The Bells of Nagasaki

Today again I have survived;
I contemplate and relish
The precious jewel of life.

I wasn’t planning on reading The Bells of Nagasaki, by Takashi Nagai, for Dolce Bellezza’s Japanese Literature reading challenge, but I found it on the shelf at the library and decided it was an important book to read. It is a painfully honest eyewitness account of the bombing of Nagasaki, Japan, on August 9, 1945. Takashi Nagai was a medical doctor who survived the initial blast and then did everything he could to help the injured and dying around him, despite being gravely wounded himself.

He tells this story from a number of different angles. First, he describes his own experience in survival that day. The destruction around him was unfathomable, and the human loss excruciating. Then, as a scientist, he tried to understand the power and physics of the bomb, which he described in four parts: the enormous power, what happened to the elementary particles, the heat, and the electromagnetic waves. His explanations were both clear and terribly sobering. As a medical doctor, he then wanted us to understand the atomic bomb wounds, which was the hardest part for me to read. He also gave a day-by-day account of the Relief Center work he organized with his surviving colleagues from the hospital.

His explanations of “the stages of reconstruction” of Nagasaki were very interesting. During the first month after the bomb, people lived in dugouts and underground shelters. Then, between the 2nd and 4th months, huts were built. By December of that year, carpenters from other cities had arrived to help build provisional houses, thankfully sheltering people from the cold winter winds. Slowly, the people of Nagasaki began to rebuild their lives: “Little by little, people are putting things in order and rebuilding their homes. Though it may not be apparent to the eye, the atomic desert is gradually sending forth new shoots of life.”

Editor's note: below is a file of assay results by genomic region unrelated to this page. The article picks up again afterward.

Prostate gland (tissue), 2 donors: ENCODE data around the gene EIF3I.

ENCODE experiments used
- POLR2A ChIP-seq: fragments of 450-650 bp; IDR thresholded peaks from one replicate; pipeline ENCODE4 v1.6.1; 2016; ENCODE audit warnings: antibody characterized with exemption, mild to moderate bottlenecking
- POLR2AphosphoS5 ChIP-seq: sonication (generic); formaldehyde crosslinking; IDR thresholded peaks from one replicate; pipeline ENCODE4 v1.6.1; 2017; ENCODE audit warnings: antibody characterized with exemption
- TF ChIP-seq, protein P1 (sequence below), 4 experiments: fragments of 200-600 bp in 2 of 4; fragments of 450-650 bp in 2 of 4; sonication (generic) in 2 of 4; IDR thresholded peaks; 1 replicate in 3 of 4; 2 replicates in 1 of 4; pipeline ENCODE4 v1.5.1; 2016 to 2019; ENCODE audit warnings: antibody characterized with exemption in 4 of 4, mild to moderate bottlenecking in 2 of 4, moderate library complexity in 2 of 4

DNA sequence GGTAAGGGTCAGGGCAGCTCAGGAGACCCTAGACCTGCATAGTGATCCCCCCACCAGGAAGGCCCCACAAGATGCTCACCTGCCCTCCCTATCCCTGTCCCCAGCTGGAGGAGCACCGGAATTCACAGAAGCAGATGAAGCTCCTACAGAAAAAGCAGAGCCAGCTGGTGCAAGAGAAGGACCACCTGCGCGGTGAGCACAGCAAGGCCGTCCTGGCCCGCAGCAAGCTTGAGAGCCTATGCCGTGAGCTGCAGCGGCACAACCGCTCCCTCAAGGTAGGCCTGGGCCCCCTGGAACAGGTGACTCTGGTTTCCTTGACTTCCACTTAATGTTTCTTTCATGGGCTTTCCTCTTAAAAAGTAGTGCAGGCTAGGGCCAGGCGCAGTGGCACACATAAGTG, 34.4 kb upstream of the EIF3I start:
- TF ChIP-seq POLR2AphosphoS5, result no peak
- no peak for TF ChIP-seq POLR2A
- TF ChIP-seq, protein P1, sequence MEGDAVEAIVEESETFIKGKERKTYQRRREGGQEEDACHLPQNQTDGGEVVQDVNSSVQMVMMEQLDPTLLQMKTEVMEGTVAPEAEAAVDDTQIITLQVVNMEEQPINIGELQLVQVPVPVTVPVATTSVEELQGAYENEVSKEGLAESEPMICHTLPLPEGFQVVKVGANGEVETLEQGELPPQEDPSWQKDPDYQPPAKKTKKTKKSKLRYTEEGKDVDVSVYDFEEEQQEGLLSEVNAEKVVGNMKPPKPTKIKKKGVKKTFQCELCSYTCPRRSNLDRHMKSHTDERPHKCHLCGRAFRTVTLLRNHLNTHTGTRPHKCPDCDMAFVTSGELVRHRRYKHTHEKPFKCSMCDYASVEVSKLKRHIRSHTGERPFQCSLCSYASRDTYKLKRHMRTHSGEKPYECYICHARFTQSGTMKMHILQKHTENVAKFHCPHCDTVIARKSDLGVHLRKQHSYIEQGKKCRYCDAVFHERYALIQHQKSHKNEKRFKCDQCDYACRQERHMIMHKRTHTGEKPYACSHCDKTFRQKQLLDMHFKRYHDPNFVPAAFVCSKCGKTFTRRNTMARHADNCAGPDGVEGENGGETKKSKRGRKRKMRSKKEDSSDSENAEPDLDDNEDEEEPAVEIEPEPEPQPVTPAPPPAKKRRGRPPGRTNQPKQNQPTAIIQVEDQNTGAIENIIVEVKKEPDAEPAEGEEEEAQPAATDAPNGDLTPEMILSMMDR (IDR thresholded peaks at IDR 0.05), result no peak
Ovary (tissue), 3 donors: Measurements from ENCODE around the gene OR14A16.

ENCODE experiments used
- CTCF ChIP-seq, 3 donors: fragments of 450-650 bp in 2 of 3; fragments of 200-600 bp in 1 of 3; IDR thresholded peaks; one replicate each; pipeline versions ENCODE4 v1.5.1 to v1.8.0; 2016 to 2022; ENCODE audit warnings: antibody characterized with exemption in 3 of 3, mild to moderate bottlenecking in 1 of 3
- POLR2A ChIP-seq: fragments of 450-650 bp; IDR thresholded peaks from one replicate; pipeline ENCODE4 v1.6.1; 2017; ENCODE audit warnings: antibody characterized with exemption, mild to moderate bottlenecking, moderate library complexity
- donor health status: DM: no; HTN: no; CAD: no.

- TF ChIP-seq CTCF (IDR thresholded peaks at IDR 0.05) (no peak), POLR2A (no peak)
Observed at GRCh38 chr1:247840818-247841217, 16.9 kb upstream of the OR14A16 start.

Dr. Nagai lost his beloved wife in the blast. He fought his own battle with leukemia before his death, trying desperately to postpone the day when his two children would become orphans. He was a deeply religious man, a devoted father, and a compassionate healer and teacher. During the last years of his life, when he was confined to bed due to the ravages of his atomic bomb disease, he wrote many books, poems, and papers in the spirit of peace. His writings, a powerful plea for peace in this atomic age, touched the hearts of many people around the world. He died in 1951.

8 thoughts on “The Bells of Nagasaki

  1. Kay

    What a good review you wrote! Such a tragic story. Thanks for bringing this book to our attention. I agree with you that this is an important book and probably overlooked by this time.

    I am reading Anne Perry’s NO GRAVES AS YET, the 1st in her 5-book story about WWI. It is a slow-moving mystery but is rich in the feelings and philosophies of those living in that time.


  2. Nymeth

    I had never heard of this sounds very disturbing, but, like you said, very important too. Thank you for letting me know about it.


  3. tanabata

    I added this to my wishlist recently. It does sound like an important book to read. I’ve never been to either Nagasaki or Hiroshima although I’ve wanted to for a while we just haven’t made it that far yet. Maybe this year. Thanks for the review.


  4. jenclair

    I’ve never heard of the book or the author, but having the point of view of a doctor in discussing the bomb and aftereffects would be particularly insightful. Sounds like a wonderful,terrible read.


  5. Robin

    Thanks, everyone! This is not a subject matter I would normally choose to read. I remember having to read Hiroshima, by John Hersey, for a high school class, and it really stuck with me over the years. I’m not sure these stories are “required reading” any more, but I hope they are. I thought this book was quite remarkable because of the contrast between the horror of the bombing and the compassion of Dr. Nagai. I was reminded once again that in the middle of the worst possible things man can do to man, there are men that show us what is truly important by their compassion and their humanity.


  6. Bellezza

    It is so painful to me to read of wars. I’ve been reading War and Peace, and although I’ve never experienced a war personally, I have such sympathy for those whose lives have been destroyed by them. They don’t seem to differ much, from one country to the next (Japan to Russia to Iraq). I wonder if we’ll ever learn to get along, or if selfishness if just too inherent to our nature. Anyway, this book sounds very profound, and I appreciate your excellent review.



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